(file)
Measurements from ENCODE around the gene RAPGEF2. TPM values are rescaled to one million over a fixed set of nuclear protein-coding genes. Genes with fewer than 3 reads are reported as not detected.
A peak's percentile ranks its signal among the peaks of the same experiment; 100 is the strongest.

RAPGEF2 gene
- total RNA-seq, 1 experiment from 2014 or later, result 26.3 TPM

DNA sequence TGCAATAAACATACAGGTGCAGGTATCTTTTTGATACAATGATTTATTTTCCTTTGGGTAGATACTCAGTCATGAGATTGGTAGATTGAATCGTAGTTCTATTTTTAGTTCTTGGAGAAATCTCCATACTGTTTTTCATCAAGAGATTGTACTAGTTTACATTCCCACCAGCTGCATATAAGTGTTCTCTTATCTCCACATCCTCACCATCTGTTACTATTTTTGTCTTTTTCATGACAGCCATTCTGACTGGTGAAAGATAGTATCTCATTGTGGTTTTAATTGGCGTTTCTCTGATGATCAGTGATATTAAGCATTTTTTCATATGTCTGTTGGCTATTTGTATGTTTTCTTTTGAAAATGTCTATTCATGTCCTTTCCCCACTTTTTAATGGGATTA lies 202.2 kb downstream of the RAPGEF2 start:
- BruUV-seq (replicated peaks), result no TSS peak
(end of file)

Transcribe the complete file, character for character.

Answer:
Measurements from ENCODE around the gene RAPGEF2. TPM values are rescaled to one million over a fixed set of nuclear protein-coding genes. Genes with fewer than 3 reads are reported as not detected.
A peak's percentile ranks its signal among the peaks of the same experiment; 100 is the strongest.

RAPGEF2 gene
- total RNA-seq, 1 experiment from 2014 or later, result 26.3 TPM

DNA sequence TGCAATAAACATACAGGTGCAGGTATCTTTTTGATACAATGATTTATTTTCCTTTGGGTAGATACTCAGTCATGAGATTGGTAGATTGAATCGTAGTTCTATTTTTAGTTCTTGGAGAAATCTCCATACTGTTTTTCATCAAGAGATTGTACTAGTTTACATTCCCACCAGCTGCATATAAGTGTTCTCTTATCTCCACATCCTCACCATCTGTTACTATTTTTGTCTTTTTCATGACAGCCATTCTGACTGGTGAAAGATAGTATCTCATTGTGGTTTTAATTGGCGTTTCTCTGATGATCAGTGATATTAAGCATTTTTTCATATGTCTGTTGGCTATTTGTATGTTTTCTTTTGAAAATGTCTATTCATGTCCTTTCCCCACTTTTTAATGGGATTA lies 202.2 kb downstream of the RAPGEF2 start:
- BruUV-seq (replicated peaks), result no TSS peak